SA Agulhas Sets Sail with Pilot Seafarer Training to Create Jobs
Fresh from its recent dry-docking in East London, the newly refurbished SA Agulhas sailed out of Port Elizabeth Harbour on Thursday on a research and training voyage that will pilot a new programme aimed at growing the pool of employable South African seafarers.
This new chapter in South African maritime history sees a first group of 20 deck and engine rating trainees, and three cadets, gaining practical sea-time towards their international seafaring qualifications aboard the dedicated training vessel owned by the South African Maritime Safety Authority (SAMSA).
The vessel has previously carried maritime cadets from Cape Town to Antarctica, to London. But this new pilot project is a first and takes on board rating trainees who are able to climb the ranks from Deck- or Engine Rating, up to Able Seafarer level through further on board training, which will enable them to eventually achieve a Certificate of Proficiency.
The ratings trainees are part of a group of 45 candidates in a pilot project facilitated by the South African International Maritime Institute (SAIMI) and funded by the Transport Education Training Authority (TETA).
Sobantu Tilayi, Chief Operating Officer for SAMSA, said: “As part of our commitment to address the high unemployment rate, this rating training provides a wider scope of maritime training and skills development.
“It addresses the gap for career opportunities. Young people would be able to find jobs in areas such as maintenance of the vessels, its equipment and gear, in rigging and deploying equipment, and handling and securing cargo.”
“The vessel is well suited for its training role, and its recent refurbishments at the dry dock, is testimony of its strength and calibre,” Tilayi said.
By supporting the hands-on aspects of maritime training, the project partners are contributing to skills development as outlined in the South African government’s Operation Phakisa plan to fast-track the growth and development of the oceans economy.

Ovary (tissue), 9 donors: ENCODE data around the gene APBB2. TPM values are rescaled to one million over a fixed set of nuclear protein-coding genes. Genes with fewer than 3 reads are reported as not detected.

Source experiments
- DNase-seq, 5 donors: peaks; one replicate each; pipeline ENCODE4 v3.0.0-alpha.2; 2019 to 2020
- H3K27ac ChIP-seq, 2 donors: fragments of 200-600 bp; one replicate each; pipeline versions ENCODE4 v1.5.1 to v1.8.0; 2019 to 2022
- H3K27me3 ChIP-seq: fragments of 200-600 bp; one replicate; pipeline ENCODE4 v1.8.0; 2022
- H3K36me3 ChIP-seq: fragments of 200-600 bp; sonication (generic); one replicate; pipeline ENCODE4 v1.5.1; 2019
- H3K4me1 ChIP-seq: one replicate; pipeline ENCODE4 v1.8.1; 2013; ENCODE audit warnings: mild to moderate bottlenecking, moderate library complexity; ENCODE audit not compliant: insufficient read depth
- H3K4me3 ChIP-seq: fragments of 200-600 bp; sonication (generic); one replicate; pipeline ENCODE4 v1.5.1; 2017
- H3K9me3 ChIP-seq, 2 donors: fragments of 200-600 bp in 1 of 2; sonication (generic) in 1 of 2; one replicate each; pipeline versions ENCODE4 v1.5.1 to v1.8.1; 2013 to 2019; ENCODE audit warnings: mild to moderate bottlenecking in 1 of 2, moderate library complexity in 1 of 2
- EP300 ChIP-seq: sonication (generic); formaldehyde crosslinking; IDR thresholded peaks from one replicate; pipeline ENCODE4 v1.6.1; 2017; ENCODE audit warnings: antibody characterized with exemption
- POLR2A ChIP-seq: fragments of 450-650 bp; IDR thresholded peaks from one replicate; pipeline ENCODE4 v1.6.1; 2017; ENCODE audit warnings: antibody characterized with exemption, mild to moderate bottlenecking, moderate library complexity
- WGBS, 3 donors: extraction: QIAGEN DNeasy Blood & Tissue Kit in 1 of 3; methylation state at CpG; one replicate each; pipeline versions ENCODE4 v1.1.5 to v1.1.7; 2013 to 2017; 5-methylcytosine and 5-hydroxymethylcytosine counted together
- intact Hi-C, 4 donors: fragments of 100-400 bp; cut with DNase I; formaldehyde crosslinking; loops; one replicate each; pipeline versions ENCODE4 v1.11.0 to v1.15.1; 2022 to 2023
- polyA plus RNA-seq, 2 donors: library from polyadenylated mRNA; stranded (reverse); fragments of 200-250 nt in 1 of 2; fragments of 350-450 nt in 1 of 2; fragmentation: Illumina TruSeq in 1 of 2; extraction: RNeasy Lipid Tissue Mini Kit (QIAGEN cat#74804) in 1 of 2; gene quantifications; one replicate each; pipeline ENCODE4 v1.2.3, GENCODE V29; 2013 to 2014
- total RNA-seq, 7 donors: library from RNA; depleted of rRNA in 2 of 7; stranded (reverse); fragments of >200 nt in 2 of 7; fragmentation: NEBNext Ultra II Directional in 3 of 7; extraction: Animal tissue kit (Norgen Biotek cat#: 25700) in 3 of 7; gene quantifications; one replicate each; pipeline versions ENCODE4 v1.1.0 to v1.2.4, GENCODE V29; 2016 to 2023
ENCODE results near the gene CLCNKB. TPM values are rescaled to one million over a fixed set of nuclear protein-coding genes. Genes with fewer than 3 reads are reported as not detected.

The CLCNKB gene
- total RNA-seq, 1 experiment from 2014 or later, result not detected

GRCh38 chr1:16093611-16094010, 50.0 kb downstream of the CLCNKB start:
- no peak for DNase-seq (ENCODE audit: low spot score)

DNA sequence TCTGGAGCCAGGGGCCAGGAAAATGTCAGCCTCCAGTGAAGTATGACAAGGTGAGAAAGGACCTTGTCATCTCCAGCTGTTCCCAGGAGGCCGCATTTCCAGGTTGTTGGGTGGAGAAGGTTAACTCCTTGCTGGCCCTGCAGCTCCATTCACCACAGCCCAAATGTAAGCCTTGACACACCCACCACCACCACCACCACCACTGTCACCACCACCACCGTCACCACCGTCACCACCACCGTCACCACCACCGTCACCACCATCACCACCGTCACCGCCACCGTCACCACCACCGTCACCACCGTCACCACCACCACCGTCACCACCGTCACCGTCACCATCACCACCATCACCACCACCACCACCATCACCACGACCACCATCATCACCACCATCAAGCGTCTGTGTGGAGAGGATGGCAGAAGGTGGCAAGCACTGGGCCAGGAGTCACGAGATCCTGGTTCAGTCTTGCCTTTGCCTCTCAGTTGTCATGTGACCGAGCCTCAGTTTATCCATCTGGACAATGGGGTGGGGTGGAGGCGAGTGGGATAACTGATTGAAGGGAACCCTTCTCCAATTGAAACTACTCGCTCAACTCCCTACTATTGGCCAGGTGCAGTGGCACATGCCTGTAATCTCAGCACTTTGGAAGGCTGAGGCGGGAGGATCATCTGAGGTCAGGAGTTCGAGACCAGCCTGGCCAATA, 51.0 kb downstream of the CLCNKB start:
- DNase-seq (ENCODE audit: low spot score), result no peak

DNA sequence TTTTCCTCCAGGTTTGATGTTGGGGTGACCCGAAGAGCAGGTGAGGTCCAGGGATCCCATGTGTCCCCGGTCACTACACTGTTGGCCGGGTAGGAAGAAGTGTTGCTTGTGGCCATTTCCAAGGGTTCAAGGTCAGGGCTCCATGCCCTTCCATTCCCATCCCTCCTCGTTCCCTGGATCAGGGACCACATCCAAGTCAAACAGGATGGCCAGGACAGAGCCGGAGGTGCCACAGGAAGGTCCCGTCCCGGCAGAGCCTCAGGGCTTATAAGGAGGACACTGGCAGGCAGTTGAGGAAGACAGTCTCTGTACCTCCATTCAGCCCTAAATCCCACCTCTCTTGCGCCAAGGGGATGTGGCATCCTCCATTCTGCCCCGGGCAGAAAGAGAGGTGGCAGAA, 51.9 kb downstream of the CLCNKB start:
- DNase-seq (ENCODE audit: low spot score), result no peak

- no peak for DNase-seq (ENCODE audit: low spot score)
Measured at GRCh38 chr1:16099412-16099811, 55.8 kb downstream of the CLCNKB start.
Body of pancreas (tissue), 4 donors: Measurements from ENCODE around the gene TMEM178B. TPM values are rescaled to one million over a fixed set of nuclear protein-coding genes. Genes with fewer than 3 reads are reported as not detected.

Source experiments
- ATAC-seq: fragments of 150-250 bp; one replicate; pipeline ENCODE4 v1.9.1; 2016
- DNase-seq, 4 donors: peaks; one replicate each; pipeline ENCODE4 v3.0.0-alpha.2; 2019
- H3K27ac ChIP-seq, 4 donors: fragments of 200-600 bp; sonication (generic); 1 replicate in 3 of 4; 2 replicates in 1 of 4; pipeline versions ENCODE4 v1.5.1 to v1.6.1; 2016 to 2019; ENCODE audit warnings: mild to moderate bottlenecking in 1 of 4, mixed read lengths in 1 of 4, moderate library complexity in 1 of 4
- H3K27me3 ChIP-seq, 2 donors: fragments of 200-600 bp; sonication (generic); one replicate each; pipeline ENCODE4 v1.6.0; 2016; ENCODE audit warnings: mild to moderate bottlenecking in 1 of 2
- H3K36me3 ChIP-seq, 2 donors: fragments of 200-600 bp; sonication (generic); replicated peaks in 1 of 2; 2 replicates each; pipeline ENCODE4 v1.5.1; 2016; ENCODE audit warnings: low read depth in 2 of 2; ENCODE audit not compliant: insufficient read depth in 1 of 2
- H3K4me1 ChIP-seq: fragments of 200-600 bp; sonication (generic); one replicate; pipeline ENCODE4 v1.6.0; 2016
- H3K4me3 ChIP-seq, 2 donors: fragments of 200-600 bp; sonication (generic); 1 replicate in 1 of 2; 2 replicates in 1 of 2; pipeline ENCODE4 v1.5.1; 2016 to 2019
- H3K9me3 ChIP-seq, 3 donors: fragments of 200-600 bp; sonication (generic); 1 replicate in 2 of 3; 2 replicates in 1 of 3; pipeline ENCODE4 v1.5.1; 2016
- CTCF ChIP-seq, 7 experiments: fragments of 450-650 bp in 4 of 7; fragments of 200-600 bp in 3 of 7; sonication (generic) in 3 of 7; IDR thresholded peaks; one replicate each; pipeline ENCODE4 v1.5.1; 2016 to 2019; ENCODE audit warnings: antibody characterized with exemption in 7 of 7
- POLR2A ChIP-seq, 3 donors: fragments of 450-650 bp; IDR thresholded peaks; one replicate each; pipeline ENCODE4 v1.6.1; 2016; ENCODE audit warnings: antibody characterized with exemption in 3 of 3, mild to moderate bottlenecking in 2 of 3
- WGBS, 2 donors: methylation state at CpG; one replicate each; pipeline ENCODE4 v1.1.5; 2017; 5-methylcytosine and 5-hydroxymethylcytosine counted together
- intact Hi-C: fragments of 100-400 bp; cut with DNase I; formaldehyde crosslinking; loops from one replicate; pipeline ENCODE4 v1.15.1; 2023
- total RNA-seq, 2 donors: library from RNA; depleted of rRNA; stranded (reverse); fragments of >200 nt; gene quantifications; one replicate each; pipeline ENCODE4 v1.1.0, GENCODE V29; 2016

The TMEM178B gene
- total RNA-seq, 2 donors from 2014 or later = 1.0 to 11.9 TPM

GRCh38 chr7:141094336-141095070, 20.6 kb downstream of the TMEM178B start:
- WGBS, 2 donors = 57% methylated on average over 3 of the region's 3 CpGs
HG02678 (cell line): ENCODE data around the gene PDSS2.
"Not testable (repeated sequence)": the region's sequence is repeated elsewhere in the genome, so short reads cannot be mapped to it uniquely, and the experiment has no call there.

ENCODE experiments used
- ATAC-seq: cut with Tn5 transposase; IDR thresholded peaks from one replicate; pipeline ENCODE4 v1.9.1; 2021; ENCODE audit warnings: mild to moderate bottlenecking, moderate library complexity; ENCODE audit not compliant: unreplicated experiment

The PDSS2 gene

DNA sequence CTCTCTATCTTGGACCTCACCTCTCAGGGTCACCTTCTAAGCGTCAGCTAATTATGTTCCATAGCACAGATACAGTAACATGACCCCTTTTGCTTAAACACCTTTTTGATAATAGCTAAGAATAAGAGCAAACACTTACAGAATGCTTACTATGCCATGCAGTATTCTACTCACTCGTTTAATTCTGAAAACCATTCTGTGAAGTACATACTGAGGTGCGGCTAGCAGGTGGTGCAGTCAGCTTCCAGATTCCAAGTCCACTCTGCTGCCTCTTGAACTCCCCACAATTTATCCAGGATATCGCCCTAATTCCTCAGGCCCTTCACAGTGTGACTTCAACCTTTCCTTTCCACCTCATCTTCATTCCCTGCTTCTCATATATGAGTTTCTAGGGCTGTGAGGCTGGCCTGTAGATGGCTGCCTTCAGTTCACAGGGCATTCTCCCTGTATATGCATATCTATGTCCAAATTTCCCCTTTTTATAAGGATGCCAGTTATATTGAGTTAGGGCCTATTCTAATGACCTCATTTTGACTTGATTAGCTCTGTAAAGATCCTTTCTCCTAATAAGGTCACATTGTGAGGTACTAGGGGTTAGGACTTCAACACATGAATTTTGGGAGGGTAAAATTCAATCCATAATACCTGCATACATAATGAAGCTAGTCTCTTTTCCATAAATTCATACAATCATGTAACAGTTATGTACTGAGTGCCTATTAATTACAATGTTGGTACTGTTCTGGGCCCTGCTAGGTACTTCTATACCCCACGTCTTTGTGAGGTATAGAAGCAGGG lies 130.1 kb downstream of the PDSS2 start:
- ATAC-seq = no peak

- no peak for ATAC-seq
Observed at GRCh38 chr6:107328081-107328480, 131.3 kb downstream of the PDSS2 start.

SAIMI chief executive officer Professor Malek Pourzanjani said getting a project of this nature off the ground was the result of strong partnerships and collaboration, involving both public and private sector role-players and training providers.
“Special mention should be made of TETA as the funder and SAMSA as the owner of the vessel for providing this valuable opportunity for the trainees to gain sea-time,” he said.
Malcolm Alexander, TETA’s maritime education training and development practitioner, said: “We are pleased to see this pilot training project taking shape with the trainees being able to gain practical experience at sea aboard the SA Agulhas.
“The project expands TETA’s involvement in maritime sector education and training at a practical skill level and is a positive for the maritime sector and oceans economy growth.
“It also grows the pool of South African seafarers available for local and global employment.”
The next phase of the project will entail building the capacity of TVET (Technical Vocational Education & Training) Colleges to offer the training. The current group of trainees are being managed by the South African Maritime Training Academy (SAMTRA) and the Sea Safety Training Group. Marine Crew Services is also a partner to the project, having agreed to place trainees in their managed fleets for further training.
The SA Agulhas will be sailing along the coast to Cape Town, on charter to the SA Environmental Observation Network (SAEON), a business unit of the National Research Foundation (NRF), to retrieve data from a number of scientific buoys deployed in coastal waters to monitor the Agulhas current and its role in climate change.